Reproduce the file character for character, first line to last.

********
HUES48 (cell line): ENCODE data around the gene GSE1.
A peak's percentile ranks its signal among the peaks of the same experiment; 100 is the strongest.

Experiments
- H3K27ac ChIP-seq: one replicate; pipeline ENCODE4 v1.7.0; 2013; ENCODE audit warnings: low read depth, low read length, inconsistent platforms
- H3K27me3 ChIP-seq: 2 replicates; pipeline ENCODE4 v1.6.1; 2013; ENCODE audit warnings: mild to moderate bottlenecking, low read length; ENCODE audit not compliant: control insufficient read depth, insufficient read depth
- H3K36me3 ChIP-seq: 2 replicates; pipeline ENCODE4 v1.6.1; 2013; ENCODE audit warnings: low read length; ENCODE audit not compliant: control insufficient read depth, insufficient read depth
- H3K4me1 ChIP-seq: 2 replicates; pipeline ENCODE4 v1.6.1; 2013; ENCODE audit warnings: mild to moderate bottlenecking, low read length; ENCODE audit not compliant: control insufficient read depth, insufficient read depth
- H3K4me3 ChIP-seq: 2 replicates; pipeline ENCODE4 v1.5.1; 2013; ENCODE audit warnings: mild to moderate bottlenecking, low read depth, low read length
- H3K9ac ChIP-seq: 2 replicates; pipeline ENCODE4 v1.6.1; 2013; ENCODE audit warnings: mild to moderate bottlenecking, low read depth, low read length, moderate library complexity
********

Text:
HUES48 (cell line): ENCODE data around the gene GSE1.
A peak's percentile ranks its signal among the peaks of the same experiment; 100 is the strongest.

Experiments
- H3K27ac ChIP-seq: one replicate; pipeline ENCODE4 v1.7.0; 2013; ENCODE audit warnings: low read depth, low read length, inconsistent platforms
- H3K27me3 ChIP-seq: 2 replicates; pipeline ENCODE4 v1.6.1; 2013; ENCODE audit warnings: mild to moderate bottlenecking, low read length; ENCODE audit not compliant: control insufficient read depth, insufficient read depth
- H3K36me3 ChIP-seq: 2 replicates; pipeline ENCODE4 v1.6.1; 2013; ENCODE audit warnings: low read length; ENCODE audit not compliant: control insufficient read depth, insufficient read depth
- H3K4me1 ChIP-seq: 2 replicates; pipeline ENCODE4 v1.6.1; 2013; ENCODE audit warnings: mild to moderate bottlenecking, low read length; ENCODE audit not compliant: control insufficient read depth, insufficient read depth
- H3K4me3 ChIP-seq: 2 replicates; pipeline ENCODE4 v1.5.1; 2013; ENCODE audit warnings: mild to moderate bottlenecking, low read depth, low read length
- H3K9ac ChIP-seq: 2 replicates; pipeline ENCODE4 v1.6.1; 2013; ENCODE audit warnings: mild to moderate bottlenecking, low read depth, low read length, moderate library complexity